September, one of my favorite times of the year to ﬁsh, is here. The members of the Salmonid family, trout and salmon (Rainbows are the exception, they spawn in spring) are thinking about the coming spawning season. Soon these ﬁsh will begin to make their way to the traditional spawning areas and are thinking of romance, trout style! Before they actually arrive at the area of the spawning beds, they typically will be gathering in areas that I have always called “staging areas.” An example of one of these is the Big Eddy, in the Big Magalloway River at Aziscohos Lake in Oxford County. Because they become concentrated in these staging areas, they can also be more vulnerable as salmonids, especially male brook trout, become quite aggressive during this period.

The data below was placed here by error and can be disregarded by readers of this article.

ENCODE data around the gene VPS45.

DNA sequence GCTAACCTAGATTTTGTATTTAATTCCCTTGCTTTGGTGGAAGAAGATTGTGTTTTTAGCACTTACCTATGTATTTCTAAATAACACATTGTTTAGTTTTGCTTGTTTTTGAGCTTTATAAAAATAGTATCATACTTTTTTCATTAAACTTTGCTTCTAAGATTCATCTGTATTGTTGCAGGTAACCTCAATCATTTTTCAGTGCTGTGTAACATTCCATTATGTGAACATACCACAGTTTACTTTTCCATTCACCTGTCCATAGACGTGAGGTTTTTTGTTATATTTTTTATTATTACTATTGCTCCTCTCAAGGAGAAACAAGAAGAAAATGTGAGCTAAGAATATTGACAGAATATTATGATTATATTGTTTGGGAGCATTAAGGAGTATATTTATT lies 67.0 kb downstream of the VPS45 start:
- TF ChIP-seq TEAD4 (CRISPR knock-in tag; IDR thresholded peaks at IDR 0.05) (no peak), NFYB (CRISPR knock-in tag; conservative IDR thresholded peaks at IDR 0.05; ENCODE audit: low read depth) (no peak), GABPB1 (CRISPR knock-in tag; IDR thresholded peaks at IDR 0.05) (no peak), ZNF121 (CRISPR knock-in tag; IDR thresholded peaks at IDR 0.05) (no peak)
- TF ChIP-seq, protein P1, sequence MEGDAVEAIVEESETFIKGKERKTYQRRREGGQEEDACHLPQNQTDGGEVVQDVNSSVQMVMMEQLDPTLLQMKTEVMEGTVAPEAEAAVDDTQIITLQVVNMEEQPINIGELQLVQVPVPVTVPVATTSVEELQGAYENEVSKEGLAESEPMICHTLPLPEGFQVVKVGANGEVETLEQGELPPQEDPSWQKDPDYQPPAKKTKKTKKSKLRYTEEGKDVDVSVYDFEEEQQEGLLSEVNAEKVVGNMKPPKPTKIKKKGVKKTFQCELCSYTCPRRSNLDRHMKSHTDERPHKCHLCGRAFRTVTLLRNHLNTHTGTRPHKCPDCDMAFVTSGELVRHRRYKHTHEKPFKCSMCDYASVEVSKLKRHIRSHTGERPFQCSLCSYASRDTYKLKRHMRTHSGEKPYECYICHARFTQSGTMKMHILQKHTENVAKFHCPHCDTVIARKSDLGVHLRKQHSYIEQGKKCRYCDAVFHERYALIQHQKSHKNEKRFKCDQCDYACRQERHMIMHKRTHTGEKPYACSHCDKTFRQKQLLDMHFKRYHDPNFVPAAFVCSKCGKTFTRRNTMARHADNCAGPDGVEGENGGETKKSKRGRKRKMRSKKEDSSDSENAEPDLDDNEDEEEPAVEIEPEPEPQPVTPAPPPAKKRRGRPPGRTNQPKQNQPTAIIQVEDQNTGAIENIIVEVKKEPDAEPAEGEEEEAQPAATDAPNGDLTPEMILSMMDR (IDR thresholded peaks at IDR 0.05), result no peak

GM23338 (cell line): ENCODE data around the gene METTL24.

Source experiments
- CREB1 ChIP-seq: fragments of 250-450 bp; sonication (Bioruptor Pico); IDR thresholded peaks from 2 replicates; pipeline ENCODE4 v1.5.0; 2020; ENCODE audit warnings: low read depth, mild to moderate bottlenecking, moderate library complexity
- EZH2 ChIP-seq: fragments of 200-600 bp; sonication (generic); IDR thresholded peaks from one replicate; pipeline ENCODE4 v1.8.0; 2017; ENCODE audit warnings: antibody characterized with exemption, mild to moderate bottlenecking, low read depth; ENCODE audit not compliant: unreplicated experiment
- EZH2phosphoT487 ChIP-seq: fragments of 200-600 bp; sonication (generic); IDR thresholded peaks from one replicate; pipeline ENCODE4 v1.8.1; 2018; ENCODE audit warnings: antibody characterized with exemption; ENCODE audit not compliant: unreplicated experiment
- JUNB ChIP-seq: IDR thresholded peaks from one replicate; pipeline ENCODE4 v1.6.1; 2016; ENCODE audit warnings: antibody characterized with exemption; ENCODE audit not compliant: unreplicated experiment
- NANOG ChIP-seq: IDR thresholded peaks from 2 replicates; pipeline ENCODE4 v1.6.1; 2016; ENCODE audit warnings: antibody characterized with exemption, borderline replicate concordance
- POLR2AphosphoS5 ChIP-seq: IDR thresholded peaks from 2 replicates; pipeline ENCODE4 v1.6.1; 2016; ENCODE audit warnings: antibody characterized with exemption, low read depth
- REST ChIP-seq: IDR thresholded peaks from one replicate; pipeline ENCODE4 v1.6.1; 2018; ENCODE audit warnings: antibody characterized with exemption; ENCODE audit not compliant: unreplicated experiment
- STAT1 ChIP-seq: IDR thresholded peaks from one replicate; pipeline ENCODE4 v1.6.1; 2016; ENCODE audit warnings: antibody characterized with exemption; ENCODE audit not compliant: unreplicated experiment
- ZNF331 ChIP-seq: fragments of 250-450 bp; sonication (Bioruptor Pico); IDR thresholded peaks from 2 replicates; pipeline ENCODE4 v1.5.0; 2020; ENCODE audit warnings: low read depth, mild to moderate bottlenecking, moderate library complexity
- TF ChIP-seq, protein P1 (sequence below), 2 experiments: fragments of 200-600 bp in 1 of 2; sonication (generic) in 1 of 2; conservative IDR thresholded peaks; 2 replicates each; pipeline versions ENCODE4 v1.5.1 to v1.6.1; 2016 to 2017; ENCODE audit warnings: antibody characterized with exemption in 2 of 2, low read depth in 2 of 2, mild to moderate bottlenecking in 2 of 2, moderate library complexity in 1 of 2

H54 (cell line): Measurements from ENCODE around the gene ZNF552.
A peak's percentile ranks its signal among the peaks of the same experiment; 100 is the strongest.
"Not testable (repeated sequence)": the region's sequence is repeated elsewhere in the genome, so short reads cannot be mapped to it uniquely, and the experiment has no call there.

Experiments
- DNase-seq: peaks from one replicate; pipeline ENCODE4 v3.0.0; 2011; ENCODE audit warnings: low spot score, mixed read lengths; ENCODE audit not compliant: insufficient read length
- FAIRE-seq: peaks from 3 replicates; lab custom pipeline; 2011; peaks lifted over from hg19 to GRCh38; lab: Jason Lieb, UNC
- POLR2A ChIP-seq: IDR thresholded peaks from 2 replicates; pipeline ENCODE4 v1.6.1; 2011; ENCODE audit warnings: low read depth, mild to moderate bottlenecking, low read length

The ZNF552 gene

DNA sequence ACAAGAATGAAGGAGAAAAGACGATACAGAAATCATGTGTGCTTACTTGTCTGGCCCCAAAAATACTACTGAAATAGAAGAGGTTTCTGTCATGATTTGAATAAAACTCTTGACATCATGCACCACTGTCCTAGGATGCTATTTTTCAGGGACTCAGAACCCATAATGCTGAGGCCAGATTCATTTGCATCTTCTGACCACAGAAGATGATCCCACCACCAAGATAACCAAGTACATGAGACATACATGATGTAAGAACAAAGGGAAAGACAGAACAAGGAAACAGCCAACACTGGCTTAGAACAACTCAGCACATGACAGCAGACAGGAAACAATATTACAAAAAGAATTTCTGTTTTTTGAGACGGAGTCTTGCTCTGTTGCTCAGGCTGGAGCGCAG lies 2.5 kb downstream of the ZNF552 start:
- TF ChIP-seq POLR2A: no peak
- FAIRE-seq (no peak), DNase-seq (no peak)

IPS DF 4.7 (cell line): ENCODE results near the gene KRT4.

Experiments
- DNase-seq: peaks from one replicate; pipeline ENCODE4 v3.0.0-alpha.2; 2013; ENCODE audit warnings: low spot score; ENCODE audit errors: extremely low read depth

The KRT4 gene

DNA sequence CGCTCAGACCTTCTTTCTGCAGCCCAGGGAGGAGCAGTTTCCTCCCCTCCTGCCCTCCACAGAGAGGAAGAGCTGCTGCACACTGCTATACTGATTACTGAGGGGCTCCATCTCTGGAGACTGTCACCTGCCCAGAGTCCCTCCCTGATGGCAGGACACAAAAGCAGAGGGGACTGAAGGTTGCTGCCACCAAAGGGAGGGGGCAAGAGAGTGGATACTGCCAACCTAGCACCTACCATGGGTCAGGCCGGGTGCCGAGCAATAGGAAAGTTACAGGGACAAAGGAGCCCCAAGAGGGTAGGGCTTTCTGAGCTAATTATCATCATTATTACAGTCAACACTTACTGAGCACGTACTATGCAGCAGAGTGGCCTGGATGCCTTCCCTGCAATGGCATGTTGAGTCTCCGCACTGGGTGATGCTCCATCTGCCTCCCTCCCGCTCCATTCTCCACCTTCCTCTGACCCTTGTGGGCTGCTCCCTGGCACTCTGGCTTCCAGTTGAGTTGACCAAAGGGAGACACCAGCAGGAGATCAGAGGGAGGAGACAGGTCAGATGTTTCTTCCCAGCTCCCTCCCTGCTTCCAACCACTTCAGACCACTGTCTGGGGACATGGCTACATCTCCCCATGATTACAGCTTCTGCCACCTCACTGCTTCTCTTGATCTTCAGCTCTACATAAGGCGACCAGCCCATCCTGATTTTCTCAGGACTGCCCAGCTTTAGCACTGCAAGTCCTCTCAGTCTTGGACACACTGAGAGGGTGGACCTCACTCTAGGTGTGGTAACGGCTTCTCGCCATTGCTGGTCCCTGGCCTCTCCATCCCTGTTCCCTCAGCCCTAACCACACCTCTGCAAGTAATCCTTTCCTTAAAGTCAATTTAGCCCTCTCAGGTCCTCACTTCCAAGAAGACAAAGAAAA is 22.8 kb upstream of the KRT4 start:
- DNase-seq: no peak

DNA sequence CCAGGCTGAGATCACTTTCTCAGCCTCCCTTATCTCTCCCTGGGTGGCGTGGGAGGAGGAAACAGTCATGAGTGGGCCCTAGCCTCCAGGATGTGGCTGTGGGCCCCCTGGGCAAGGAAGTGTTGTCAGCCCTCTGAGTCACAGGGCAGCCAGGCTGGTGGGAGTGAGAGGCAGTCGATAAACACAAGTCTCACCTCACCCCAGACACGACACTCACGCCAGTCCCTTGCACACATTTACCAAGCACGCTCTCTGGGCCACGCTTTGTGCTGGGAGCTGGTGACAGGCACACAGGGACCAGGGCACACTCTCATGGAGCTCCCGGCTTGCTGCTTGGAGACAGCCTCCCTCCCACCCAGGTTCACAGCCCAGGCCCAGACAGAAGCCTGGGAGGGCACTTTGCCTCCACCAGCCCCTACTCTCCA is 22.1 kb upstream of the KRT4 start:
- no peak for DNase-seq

Releasing ﬁsh properly with as little trauma as possible is critical. The ﬁsh should be brought to hand quickly. If you are using a net, consider using one of the soft rubber nets that are much less damaging to ﬁsh than the old nylon mesh nets. It is very important to wet your hands before you handle salmonids. Dry hands have a tendency to wipe off the protective slime that helps to protect them during spawning. If a ﬁsh is deeply hooked, cut the line or leader versus trying to reach into the ﬁsh’s mouth to remove it. Hooks are cheap! Once the hook has been removed, hold the ﬁsh so that it faces upstream, into the current. This allows moving water to ﬂ ow through the gills, providing oxygen right away. If you are in a boat on ﬂ at water, please don’t grab the ﬁsh by the tail and haul it back and forth in the water. Hold the ﬁsh by the base of the tail, and cup your front hand under his belly. Now move him forward for as far as you can reach, then very slowly move him backwards, then repeat the process. This can take a bit of patience, but the ﬁsh will tell you when he’s ready to swim on his own. I realize that catch & release is not for everyone; however, every ﬁsh put back into the water is a ﬁsh that another angler can enjoy tomorrow.